Twice in a month, Washington bigwigs came to Ankara to gauge, after the misfortunes over Iraq, the Turkish thinking. Stephen Hadley, national security advisor to Bush and Robert Joseph, the top state department official for (other states') non-proliferation, were in town to talk about Iran, particularly Joseph. He may not have won a Turkish carte blanche for an end-game he himself does not know, but at least he now knows Iran will not be a second Iraq between Turkey and the United States.

    It's highly improbable, but Ahmedinejad should sit down and wonder why Prime Minister Recep Tayyip Erdogan spoke to him in �coded warning language� at their bilateral meeting in the U.N. building last month. The trouble with the mullahs is that they believe they are smarter than all evil foreigners.

    ------------

    sorry, but access to the article you have to be memeber of Diplomat-Newspapaer "Turkishdailynews"...
    So i have posted the whole article.
    Next week Israels Air-Force commander is comeing to Turkey.
     
  2. ekrem
    Offline

    ekrem VIP Member

    Joined:
    Aug 9, 2005
    Messages:
    7,243
    Thanks Received:
    370
    Trophy Points:
    83
    Ratings:
    +375
  3. ekrem
    Offline

    ekrem VIP Member

    Joined:
    Aug 9, 2005
    Messages:
    7,243
    Thanks Received:
    370
    Trophy Points:
    83
    Ratings:
    +375
    Iran panel to vote on bill to block IAEA inspections


    TEHRAN (AP) — Parliament's most powerful committee has decided to vote on a bill that would force the government to block intrusive inspections of Iran's nuclear facilities by the UN nuclear agency if it refers the country to the UN Security Council, state radio reported Monday.

    The Foreign Policy and National Security Committee approved the outline of the bill late Sunday and will vote on it Tuesday, the radio quoted lawmaker Mahmoud Mohammadi as saying.

    Once the committee has approved it, the bill will go to a full session of parliament for debate and a vote. If parliament passes the bill, it will go to the Guardian Council, a hardline constitutional watchdog, for ratification.

    "On the basis of this bill, the government will be required to cancel its voluntary implementation of the additional protocol to the nuclear Non-Proliferation Treaty if Iran's nuclear dossier is referred to the UN Security Council," Mohammadi was quoted as saying by the radio.

    Under the additional protocol to the treaty, Iran has been allowing inspectors from the International Atomic Energy Agency (IAEA) to carry out short-notice inspections of its nuclear facilities. Iran has signed the protocol but never ratified it.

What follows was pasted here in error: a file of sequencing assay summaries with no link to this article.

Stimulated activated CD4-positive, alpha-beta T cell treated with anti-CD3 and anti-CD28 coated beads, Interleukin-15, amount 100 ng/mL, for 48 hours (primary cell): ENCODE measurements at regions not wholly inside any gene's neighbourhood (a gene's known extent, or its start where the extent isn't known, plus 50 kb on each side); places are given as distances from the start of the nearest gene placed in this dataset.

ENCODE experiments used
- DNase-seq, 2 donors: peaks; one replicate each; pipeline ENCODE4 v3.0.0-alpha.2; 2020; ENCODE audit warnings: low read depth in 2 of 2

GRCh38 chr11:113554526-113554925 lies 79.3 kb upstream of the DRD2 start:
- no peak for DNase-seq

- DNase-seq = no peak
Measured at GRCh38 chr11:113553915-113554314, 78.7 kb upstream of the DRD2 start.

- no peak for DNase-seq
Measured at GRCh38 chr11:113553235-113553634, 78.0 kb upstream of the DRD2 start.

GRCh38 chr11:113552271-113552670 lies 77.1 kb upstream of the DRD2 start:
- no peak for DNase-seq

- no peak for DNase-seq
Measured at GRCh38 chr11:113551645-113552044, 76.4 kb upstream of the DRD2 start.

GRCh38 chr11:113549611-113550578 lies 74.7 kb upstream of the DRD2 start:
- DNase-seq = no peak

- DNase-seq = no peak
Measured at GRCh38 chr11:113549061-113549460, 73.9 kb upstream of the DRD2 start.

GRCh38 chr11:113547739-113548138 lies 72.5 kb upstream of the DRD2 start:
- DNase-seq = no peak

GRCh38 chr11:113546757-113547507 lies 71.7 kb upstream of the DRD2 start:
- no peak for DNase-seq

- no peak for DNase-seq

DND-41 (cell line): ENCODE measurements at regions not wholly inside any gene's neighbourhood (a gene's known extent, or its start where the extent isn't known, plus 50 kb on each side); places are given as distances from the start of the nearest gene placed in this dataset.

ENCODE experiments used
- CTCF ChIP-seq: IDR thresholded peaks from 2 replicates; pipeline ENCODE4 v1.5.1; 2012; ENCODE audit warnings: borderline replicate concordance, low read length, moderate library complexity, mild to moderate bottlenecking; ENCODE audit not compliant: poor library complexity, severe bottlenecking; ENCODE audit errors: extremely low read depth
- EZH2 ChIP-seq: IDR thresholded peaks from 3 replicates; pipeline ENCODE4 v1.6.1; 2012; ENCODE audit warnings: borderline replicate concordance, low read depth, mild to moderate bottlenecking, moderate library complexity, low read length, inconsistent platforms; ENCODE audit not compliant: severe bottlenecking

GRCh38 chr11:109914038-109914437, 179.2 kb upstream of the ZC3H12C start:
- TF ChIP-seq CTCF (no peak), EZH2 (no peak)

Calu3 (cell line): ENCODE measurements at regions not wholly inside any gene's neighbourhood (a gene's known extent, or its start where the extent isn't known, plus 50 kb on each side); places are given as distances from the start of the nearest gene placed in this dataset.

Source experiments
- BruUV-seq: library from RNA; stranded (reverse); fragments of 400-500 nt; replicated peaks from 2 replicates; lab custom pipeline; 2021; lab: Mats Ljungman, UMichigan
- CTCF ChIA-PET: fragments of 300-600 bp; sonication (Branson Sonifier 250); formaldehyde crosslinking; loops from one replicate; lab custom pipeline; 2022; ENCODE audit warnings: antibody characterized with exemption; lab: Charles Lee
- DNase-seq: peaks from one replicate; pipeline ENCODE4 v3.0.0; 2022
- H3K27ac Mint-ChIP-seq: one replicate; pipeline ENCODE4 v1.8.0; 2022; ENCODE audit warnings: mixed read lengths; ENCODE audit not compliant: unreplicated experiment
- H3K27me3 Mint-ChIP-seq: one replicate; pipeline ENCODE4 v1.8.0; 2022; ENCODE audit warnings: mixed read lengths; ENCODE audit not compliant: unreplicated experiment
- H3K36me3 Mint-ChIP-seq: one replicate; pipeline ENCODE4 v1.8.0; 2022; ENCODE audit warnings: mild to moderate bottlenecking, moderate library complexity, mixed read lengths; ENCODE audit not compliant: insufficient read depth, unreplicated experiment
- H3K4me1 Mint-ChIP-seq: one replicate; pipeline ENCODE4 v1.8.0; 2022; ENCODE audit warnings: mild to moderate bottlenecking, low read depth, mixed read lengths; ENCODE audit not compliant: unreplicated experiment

Last month, the IAEA passed a resolution that put Iran on the verge of being referred to the Security Council, which could impose sanctions, for a lack of transparency on its nuclear programme. Iran rejected the resolution as "illegal and illogical" and accused the United States of orchestrating it.

    To avoid referral, Iran is being told to suspend all uranium enrichment activities including uranium conversion, to give up construction of a heavy water nuclear reactor and to give agency experts access to research, individuals, locations and documentation.

    The resolution also demands that Iran immediately ratify the additional protocol.

    Iran's government has said it will not stop uranium conversion. It has also said that unless the IAEA backs down, it will resume uranium enrichment, block inspections of its nuclear facilities and cut trade with countries that supported the resolution.

    The IAEA resolution was passed after Iran rejected a European package that called on Iran to permanently give up uranium enrichment, a process that can be used to produce nuclear fuel or nuclear weapons.

    Talks between Britain, Germany and France — which negotiated on behalf of the 25-nation European Union — and Iran collapsed in early August after Iran resumed uranium reprocessing activities at its Uranium Conversion Facility in Isfahan, in central Iran. Tehran had voluntarily suspended uranium conversion work under a November 2004 deal with the European troika.

    Tuesday, October 18, 2005

    http://www.jordantimes.com/tue/news/news7.htm
     
  4. ekrem
    Offline

    ekrem VIP Member

    Joined:
    Aug 9, 2005
    Messages:
    7,243
    Thanks Received:
    370
    Trophy Points:
    83
    Ratings:
    +375
    Iranian Media Calls the Gov't to Cut Ties with Britain

    By Cihan News Agency (TURKEY)
    Published: Tuesday, October 18, 2005


    Iranian Newspaper Kayhan called the Iranian government to cut ties with Britain.

    After Iranian President Mahmoud Ahmedinajad accused Britain of involvement in the bomb attacks that took place at the southern city of Ahvaz last week, Kayhan, one of Iran's influential newspapers, called Iran to cut diplomatic ties with Britain on Tuesday.